I agree with the majority on this board. I think picking a fund because it beats an index every year for X number of years is completely useless and arbitrary in the realm of helping clients.

 
There are a number of funds out there that have not beat the market every year, but provide safety in down years and growth in up years( my favorite funds never reach the highs or lows of the indexes).
 
Then there are some funds that shoot for the moon and actually land there(given a certain time period) but I am finding those funds have no more than 50 holdings.
Dec 10, 2008 2:17 pm

I think Dodge & Cox is another fund of the past

Dec 10, 2008 3:13 pm

Especially once all those old guys die. 


B24 - They really don't like it when you get it the third or fourth standard deviation like we're in with a lot of funds this year.  Is it too much to ask to keep it within the first Std Dev?
Dec 10, 2008 6:08 pm

I've posted on this topic before.  It's very easy to put together a potfolio for a client that shows a list of funds that have all done well in their respective asset classes.  In fact, all you're doing is looking at past results of money managers who have made bets on certain things.  The problem with this is, who know how these guys are going to do going forward???

 
Examples - how did these funds look a couple of years ago and how do they look now?
Kinetics Paradigm
Dodge and Cox Stock
Legg Mason Value Trust
John Hancock Classic Value
 
and my all time favorite...
 
Oppenheimer Rochester National Muni
 
91% of long term returns come from asset allocation.  With that said, if the S&P 500 does 10% over the next 10 years, and you are invested in an index fund or ETF that mirrors the S&P, what are the chances you'll earn that 10%?  The chances are 100%.  Now, what are the chances if you are in a large cap mutual fund that you will earn that same rate of return net of fees and taxes?  I don't know. 
 
Build globally diversified asset allocation portfolios including alternative asset classes with the correct blend for your clients.  Invest in the asset classes through a low cost efficient index and reallocate when necessary.  Quite simple.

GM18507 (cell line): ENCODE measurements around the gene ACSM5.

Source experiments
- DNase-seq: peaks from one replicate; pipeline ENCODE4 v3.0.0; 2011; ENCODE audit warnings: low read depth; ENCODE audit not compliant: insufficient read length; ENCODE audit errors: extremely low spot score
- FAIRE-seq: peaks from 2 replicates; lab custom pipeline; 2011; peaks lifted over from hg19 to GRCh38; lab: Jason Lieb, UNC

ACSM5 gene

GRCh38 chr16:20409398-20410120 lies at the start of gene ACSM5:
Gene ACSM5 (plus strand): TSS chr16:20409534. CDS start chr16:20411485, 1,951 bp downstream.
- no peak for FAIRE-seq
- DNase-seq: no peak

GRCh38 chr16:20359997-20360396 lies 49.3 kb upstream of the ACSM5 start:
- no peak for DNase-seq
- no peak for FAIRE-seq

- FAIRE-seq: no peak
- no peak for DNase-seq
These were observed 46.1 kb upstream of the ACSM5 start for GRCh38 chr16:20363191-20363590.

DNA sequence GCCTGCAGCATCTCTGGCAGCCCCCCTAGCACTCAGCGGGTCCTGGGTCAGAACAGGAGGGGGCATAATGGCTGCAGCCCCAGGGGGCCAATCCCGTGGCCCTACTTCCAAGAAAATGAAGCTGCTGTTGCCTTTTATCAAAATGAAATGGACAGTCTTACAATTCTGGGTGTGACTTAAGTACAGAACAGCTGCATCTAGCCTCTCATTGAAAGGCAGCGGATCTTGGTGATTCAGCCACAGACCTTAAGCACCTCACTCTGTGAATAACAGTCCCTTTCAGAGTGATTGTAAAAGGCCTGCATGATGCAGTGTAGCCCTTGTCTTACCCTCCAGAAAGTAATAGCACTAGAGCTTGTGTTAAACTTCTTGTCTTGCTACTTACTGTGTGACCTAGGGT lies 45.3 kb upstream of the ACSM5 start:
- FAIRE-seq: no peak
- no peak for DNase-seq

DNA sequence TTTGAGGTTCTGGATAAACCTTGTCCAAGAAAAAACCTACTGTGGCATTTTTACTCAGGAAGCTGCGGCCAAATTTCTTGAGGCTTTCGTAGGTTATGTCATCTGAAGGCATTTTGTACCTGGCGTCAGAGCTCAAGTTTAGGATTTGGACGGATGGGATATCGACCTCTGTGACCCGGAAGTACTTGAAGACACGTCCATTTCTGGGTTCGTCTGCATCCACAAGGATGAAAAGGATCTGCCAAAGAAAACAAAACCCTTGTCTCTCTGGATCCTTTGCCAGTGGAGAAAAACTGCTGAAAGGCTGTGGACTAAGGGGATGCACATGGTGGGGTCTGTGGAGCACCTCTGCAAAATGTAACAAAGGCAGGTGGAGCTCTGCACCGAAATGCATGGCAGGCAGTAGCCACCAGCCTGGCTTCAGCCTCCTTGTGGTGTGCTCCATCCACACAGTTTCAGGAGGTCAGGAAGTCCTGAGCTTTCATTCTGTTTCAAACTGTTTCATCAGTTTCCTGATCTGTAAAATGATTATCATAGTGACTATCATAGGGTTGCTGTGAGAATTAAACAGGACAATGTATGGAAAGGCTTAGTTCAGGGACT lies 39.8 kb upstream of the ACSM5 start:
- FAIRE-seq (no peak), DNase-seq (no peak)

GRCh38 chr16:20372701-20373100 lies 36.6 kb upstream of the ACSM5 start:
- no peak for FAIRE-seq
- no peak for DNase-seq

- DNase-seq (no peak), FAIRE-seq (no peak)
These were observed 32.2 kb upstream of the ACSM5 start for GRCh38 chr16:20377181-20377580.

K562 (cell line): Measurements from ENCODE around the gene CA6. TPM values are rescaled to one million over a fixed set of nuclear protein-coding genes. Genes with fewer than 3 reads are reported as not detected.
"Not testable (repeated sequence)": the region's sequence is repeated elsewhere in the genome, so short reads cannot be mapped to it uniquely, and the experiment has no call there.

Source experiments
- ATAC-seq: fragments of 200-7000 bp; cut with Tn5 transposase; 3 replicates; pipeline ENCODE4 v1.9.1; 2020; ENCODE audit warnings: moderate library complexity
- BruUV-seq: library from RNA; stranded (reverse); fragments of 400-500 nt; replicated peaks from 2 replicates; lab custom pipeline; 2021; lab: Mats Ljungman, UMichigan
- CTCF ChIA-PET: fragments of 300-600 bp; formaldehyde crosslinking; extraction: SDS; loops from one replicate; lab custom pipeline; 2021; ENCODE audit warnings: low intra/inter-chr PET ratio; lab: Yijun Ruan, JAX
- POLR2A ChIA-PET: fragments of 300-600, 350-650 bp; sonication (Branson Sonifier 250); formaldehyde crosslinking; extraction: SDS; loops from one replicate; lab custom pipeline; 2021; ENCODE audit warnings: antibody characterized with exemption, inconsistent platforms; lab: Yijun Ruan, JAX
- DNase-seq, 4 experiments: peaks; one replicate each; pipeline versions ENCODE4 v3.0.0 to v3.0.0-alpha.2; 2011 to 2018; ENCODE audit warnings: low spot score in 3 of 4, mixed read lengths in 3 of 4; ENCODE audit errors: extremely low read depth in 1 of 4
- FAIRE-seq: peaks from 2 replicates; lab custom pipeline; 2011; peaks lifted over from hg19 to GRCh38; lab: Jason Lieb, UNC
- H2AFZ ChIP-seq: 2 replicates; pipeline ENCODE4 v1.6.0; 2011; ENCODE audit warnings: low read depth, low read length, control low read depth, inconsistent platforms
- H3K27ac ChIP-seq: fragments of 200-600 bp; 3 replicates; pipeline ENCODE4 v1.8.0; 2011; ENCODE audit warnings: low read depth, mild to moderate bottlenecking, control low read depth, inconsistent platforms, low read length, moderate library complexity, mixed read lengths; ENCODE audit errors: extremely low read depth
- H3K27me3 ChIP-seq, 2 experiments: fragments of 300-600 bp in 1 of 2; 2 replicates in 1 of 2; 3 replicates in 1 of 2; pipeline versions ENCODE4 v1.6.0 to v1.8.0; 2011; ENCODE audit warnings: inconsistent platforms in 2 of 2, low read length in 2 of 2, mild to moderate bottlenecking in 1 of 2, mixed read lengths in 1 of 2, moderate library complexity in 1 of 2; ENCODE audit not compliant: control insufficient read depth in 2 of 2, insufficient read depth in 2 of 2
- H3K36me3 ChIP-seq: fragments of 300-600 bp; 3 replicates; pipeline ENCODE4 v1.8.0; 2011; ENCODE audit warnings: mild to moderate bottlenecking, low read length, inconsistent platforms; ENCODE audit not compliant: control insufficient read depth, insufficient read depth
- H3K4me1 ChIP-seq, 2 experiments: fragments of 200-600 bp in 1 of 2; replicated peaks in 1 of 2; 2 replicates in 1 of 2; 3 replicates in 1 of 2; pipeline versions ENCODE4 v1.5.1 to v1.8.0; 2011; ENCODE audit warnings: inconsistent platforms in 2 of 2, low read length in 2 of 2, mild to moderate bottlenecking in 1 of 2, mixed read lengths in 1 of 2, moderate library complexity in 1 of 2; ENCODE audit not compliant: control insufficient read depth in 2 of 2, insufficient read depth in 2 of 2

Just stop chasing the hot fund. 
 
My opinion.
 
Dec 10, 2008 6:14 pm
peacock:

I've posted on this topic before.  It's very easy to put together a potfolio for a client that shows a list of funds that have all done well in their respective asset classes.  In fact, all you're doing is looking at past results of money managers who have made bets on certain things.  The problem with this is, who know how these guys are going to do going forward???

 
Examples - how did these funds look a couple of years ago and how do they look now?
Kinetics Paradigm
Dodge and Cox Stock
Legg Mason Value Trust
John Hancock Classic Value
 
and my all time favorite...
 
Oppenheimer Rochester National Muni
 
91% of long term returns come from asset allocation.  With that said, if the S&P 500 does 10% over the next 10 years, and you are invested in an index fund or ETF that mirrors the S&P, what are the chances you'll earn that 10%?  The chances are 100%.  Now, what are the chances if you are in a large cap mutual fund that you will earn that same rate of return net of fees and taxes?  I don't know. 
 
Build globally diversified asset allocation portfolios including alternative asset classes with the correct blend for your clients.  Invest in the asset classes through a low cost efficient index and reallocate when necessary.  Quite simple. 
 
Just stop chasing the hot fund. 
 
My opinion.
 
 
I think this is wrong.  If the S&P does 10%, the chances of you doing 10% is actually 0%.
 
You'd get 10% minus the fees.
Dec 11, 2008 2:30 pm

Whatever, I think you get the point.

Dec 11, 2008 3:06 pm

Shut up, all of you. You're losers if you don't buy American Funds!

 
runs away